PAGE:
Post Roast and Yeast Rolls Rambling in October

Rains in the early morning have a kind of gastronomic compass quick at work. It’s like a persuasion of sorts, this rain. I can practically see the colors change across the hardwood tree canopy in this last bastion of woods in Clarke County. Turning over and looking at a lone rose in my backyard, a rabidly budding rose hips bush gives it’s wild best to keep me in citrus-y tea all winter.
But that’s just the start of a great morning. The flavors of a classic Sunday beef pot roast and yeast rolls shakes me out of bed. You and I both know it builds a pretty strong case to get in the kitchen early.
The cut of beef is the rump roast which is above the round on the haunches of beef cattle. It is a tough cut of meat that tenderizes in the Dutch oven as it roasts with the vegetables, stock, seasonings and vinegar or wine. You can use an iron Dutch oven or clay. I like both but am using the cast iron version as it is closest to what my Mother used to make hers, and I am personally more comfortable with iron. Giving the secret to her recipe was part of my brother’s requirement for my sister in law when he married. He loves it that much, we all do, actually. Fresh pearl onions are key. This is not her exact recipe.
The yeast rolls were intoxicating. They would sit in front of heater vents with cheese cloth laid over the top like a blanket of mist. The timing for the rise perfectly matched our return from Church. Come home, change cloths, wait for Mamaw and any other guests to arrive, then it was time for pot roast, gravy, mashed potatoes, English peas, yeast rolls and sweet tea. This was Sunday in Autumn. This is a purely American meal with nods to the West African and French culinary sources that permeated the South during her formative years.

Depending on the corn, peas or beans in season we would shuck them all week off and on while sitting on the front porch, waving at neighbors, my buddies on their 3 speed bikes with banana seats and butterfly handlebars, watching my sister’s boyfriends drive by and give a honk of any number of Mustang Fastback, Camero, Firebird, Cutlass 396, Shelby Cobra, Ford Torino Cobra, Mercury Montego MX, Buick GSX, Dodge Super Bee, ‘66 Corvette, Plymouth Hemi ‘Cuda, Pontiac GTO, or Dodge Challenger, muscle car set of wheels that would make any kid drool with excitement over these gas guzzling wonders of the back roads, Plymouth Road Runners spinning out doing doughnuts at the ball park, her eventual husband driving up in a Oldsmobile 442 ragtop, my brother running off to pitching practice, me just running off, our crazy beagle/fox terrier dog Bob chasing every single car that turned onto our street, Mother talking about her sisters and the history of our town. “Just what is the other side of the tracks?” Yeah, this was sitting on the front porch as it was meant to be, shelling peas for supper and watching the coolest cars in Tucker stream on by through the warm autumn afternoons. Slow Food? We lived it then and we can live it today. The easiest place to start is with local produce, the flavors will send most memories into family meals and occasions free of discord or time. That was our home during the twilight of sleepy neighborhoods, scenes that we alone have the power to continue and evolve.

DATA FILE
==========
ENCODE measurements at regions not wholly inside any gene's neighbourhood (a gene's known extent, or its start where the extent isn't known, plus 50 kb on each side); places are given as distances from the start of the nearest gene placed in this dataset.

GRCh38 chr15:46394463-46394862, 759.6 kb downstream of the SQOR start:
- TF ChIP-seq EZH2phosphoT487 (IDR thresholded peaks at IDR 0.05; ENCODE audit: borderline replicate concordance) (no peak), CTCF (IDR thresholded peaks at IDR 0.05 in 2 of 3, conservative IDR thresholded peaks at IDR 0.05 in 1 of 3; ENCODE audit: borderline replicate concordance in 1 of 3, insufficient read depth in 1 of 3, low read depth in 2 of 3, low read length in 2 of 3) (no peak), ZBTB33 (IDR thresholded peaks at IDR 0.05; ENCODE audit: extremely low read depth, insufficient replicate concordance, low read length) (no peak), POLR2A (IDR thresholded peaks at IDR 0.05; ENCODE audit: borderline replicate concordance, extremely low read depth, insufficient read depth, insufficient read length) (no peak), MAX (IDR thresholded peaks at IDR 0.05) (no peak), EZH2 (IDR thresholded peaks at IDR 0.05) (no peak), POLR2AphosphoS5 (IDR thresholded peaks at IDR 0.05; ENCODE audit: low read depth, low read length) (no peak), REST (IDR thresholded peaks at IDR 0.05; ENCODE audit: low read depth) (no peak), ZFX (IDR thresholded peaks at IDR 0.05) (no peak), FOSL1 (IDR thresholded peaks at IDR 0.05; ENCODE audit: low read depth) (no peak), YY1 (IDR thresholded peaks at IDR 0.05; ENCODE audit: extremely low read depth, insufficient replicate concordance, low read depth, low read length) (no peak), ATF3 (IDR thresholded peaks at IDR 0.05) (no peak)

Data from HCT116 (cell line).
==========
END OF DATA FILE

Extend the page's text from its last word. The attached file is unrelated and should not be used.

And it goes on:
SOUTHERN POT ROAST (because I just cannot call it Yankee)
Use a 3 pound round, chuck or rump roast for this dish. Cooking time is approximately 2 ½ hours start to finish. Cook in 300 degree oven, allowing 12 minutes per pound. Start on stove top. You can use either iron or clay Dutch Oven, this recipe is for cast iron. If you cannot find pearl onions then use cipollini onions which are flatter than round. They are perfect for roasting and I like them both equally but have used the cipollini more professionally than the pearl variety.
3 tablespoons extra virgin olive oil, high quality here
5 strips Bacon or guanciale (smoked/cured jowl)
3 to 4 pound Boneless round
12 Black peppercorns
24 Pearl onions, peeled, whole
2 Bell peppers, seeded, diced
1 1/2 cups Butternut squash, peeled, 1 inch dice
1 1/2 cups Pumpkin, peeled, 1 inch dice
2 cups Red potatoes, 1 inch dice
4 large Tomatoes, chopped
1 pint Beef stock
1 cup Burgundy or balsamic/red vinegar blend
1/3 cup Dale’s Marinade
1 tablespoon Rosemary, fresh
1 ½ teaspoon Thyme, dried
5 Bay leaves
6 cloves Garlic, smashed
3 tablespoons Leaf parsley, chopped, washed
3 tablespoons Cane or Date molasses
3 ounces European Butter

Everything takes place in the Dutch oven.
Heat the olive oil and bacon together over medium high heat. When the bacon is rendered remove it from the pan and add the beef. Brown it on all sides.
Add the potatoes, pumpkin and bell peppers, cook two minutes. Add squash, onion and tomatoes, cook three minutes and then add rest of ingredients except the butter. Cover and simmer for 10 minutes. This will be roughly 20 minutes on the stove top. Baste the roast before putting in oven. Put bacon on top of roast. Cover and cook for 60 minutes at 300 degrees. Remove. Keep covered for 10 minutes. Check tenderness and temperature. This will not be rare or even medium rare, it is a pot roast which means it will be cooked completely in the juices and vegetables held in by the design of the Dutch oven.
Remove meat and vegetables. Skim fat. Add butter and stir into the liquids. Stir in 1 tablespoon flour to thicken into consistency of a gravy. Serve in gravy boat at the table during supper.